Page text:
Editor’s note: This is a guest post by Savannah Russo and Heather Zimmerman, reporting on their work with the Global Health Corps in Uganda. See below for more info. Russo and Zimmerman examine the social, economic and political reasons why men who fish for living in Uganda are at especially high risk for HIV infection.
By Savannah Russo and Heather Zimmerman, special to Humanosphere
Ask a group of Ugandan fishermen about their risks, and you are sure to get a lively response.
From attacks by crocodiles and hippos to the dangers of fishing at night, these men have experienced firsthand the risks of this profession. As one fisherman from Rwenshama told us, “sometimes, when we remove the nets, we find bodies of fishermen who have died.”
“I know my life is at higher risk because I am always in water,” said one of the fisherman we met while conducting interviews for the Elizabeth Glaser Pediatric AIDS Foundation (EGPAF) in the lakeside town of Rwenshama. All seven men expressed similar fears. In addition to the threats posed by the water, many of them complained of low wages and the struggle to support themselves.
“I know my life is at risk, but I have no choice because I have no money,” said another fisherman, while the other six nodded in unison.
But these fishermen face an even greater risk, HIV, which disproportionately affects fishing communities. According to the International Organization for Migration (IOM) Uganda, the HIV infection rates of fishing communities are as much as four times higher than the national average. With a national HIV prevalence rate of 7.2 percent this puts HIV rates for fishing communities at 20 percent to 30 percent, according to the International Organization of Migration.
Fatalistic attitudes feed higher HIV rates
To better understanding the attitudes and cultural factors that have led to an increased prevalence within fishing communities, we have been interviewing fisher folk. Through these conversations it has become clear that fatalistic attitudes play a major role in HIV infection rates among this population – and addressing those attitudes will play an important role in prevention strategies and health-care outcomes.
All seven fishermen agreed that they fear the dangers of being on the water far more than contracting or spreading HIV within their community.
In a Fish and Fisheries article focused on HIV/AIDS, Edward H. Allison and Janet A. Seeley explain that the “vulnerability to HIV/AIDS stems from complex, interacting causes that may include the mobility of many fisher folk, the time fishermen spend away from home, their access to daily cash income in an overall context of poverty and vulnerability, their demographic profile, the ready availability of commercial sex in fishing ports and the subcultures of risk taking and hyper-masculinity among some fishermen.”
Six of the seven men also said that they hire sex workers. For most fishermen, nights are spent on the water while time on land is often spent resting, consuming alcohol, and purchasing sex before they head back out on the water. Despite high HIV rates, most sexual encounters happen without the protection of a condom because of hyper masculine behavior and prevailing myths about the spread of HIV/AIDS.
HIV-positive sex workers have explained that even when they disclose their status to potential clients, fishermen often respond that they will use their penises to “beat the HIV away.”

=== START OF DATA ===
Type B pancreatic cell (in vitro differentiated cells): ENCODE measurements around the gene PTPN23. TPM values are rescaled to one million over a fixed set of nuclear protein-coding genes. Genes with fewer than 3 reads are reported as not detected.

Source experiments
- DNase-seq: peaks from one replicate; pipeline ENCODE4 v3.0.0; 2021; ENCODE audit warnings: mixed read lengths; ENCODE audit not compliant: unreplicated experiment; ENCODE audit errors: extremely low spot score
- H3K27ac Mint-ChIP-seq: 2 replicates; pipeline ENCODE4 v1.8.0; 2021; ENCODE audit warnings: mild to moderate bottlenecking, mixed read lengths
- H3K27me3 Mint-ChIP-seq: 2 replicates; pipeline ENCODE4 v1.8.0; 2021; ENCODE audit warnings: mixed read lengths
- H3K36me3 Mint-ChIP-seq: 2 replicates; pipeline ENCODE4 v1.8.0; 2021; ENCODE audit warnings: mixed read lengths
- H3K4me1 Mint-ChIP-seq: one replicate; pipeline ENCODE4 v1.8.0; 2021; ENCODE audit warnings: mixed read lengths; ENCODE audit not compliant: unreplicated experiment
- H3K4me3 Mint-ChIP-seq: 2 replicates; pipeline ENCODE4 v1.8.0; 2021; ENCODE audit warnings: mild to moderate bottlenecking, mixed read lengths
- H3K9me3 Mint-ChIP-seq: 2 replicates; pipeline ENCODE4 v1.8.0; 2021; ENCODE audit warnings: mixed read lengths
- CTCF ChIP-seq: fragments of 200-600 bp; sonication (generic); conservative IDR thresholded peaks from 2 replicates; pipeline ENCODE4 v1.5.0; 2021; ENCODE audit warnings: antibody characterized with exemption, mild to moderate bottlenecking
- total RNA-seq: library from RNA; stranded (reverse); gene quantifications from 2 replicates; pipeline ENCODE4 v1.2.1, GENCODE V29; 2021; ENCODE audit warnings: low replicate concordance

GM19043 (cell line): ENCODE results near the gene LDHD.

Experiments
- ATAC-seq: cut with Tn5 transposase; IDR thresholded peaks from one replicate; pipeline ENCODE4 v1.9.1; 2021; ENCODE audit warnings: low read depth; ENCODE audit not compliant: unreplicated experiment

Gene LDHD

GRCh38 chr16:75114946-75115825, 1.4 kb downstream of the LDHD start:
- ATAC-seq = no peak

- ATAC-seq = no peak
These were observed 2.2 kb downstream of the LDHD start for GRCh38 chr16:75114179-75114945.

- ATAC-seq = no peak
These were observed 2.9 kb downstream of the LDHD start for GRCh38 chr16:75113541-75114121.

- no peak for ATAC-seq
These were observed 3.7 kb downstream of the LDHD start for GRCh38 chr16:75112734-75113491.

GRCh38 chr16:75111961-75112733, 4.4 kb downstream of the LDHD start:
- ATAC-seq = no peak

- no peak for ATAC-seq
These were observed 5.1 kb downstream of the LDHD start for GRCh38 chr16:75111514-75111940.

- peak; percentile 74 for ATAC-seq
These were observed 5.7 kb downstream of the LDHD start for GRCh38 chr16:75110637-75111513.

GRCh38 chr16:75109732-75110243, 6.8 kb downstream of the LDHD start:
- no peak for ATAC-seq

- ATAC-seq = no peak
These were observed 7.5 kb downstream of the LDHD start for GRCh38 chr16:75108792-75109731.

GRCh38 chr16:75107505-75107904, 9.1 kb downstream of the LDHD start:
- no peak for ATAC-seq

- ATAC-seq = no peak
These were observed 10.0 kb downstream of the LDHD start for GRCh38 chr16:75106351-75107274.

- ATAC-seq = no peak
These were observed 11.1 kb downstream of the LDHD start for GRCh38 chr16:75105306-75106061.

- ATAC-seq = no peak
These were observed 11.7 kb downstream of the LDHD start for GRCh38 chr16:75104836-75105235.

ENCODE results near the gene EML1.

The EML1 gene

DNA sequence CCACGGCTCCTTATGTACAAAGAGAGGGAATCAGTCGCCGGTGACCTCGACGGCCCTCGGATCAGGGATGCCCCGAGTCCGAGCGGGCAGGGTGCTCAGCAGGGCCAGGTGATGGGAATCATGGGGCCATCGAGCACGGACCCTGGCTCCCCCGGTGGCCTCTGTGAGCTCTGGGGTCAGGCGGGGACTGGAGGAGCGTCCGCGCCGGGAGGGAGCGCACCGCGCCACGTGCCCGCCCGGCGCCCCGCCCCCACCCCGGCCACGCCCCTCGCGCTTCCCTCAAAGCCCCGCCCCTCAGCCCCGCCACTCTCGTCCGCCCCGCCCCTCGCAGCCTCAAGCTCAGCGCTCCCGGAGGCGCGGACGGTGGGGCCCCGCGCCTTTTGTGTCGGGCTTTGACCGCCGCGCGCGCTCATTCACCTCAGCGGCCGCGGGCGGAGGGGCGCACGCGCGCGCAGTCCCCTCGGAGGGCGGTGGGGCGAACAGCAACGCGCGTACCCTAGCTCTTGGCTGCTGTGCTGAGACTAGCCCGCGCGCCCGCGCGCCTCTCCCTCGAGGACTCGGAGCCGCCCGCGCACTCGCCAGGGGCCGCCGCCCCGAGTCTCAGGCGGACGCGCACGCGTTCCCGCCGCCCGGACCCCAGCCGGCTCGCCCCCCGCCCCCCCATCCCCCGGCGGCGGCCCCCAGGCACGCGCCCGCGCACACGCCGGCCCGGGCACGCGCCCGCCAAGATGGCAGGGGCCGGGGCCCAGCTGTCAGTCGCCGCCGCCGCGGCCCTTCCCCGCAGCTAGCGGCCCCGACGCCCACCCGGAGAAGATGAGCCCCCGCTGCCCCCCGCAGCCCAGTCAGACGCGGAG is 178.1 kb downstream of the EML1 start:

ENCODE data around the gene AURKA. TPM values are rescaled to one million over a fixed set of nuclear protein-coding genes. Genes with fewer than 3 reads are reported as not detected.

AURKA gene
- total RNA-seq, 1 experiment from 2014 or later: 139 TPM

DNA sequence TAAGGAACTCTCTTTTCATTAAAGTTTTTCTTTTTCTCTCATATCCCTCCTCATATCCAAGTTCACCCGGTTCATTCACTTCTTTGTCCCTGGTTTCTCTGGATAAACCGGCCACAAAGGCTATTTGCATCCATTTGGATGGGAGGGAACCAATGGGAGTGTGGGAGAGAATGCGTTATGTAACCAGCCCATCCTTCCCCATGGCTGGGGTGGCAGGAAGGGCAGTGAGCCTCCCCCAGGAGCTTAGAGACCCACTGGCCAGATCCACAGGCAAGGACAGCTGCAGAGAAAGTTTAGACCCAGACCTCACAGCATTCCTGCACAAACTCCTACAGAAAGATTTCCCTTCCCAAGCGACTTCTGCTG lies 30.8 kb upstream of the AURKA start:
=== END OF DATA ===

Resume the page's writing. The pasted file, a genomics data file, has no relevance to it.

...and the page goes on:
“Women don’t mind if you use a condom or don’t,” said one fishermen, “They are after money. So long as you have money, you do what you want.”
Most of the sex workers we interviewed in Rwenshama said that they do fear contracting sexually transmitted infections (STIs) and, thus, often seek services at the local health center. Although they are aware of the risks of unprotected sex, concerns about their health are trumped by high payouts for “live sex,” which is sex without a condom, and their need to provide for themselves and their families.
“Yes, we always get health education on condom use,” said one sex worker. “The men sometimes refuse. They want to feel the ‘sweetness’ of the sex because they have paid money. We always talk to them, [but]you don’t have food so you find yourself accepting.”
Increased access to health services and education programs provide a solution
In some rural fishing communities, consistent access to health services, on-site HIV testing and counseling, condoms and peer support groups have been inconsistent. However, through the promotion of such services, pervasive fatalistic and masculine attitudes can be tempered and eventually eradicated. And that is exactly why partnerships with civil society organizations and work with community health centers to reach most-at-risk communities has been a major focus of EGPAF in Uganda.
The message is starting to get through in Rwenshama.
“We get ARVs [antiretroviral medication]from the health facility and other drugs for illnesses,” affirmed one of the fishermen.
This article has been supported by the U.S. President’s Emergency Plan for AIDS Relief (PEPFAR) through the United States Agency for International Development (USAID) under the terms of funding provided to the Elizabeth Glaser Pediatric Aids Foundation (EGPAF) in the implementation of the USAID Strengthening TB and HIV AIDS response in the South Western Region of Uganda (STAR-SW project). The contents are the responsibility of the Elizabeth Glaser Pediatric AIDS Foundation and do not necessarily reflect the views of USAID or the United States government.
Heather Zimmerman is a Global Health Corps Fellow working as the advocacy and communications manager at Alive Medical Services in Kampala, Uganda.
Savannah Russo is a Global Health Corps Fellow working as the research and documentation officer for the Elizabeth Glaser Pediatric AIDS Foundation in Mbarara, Uganda.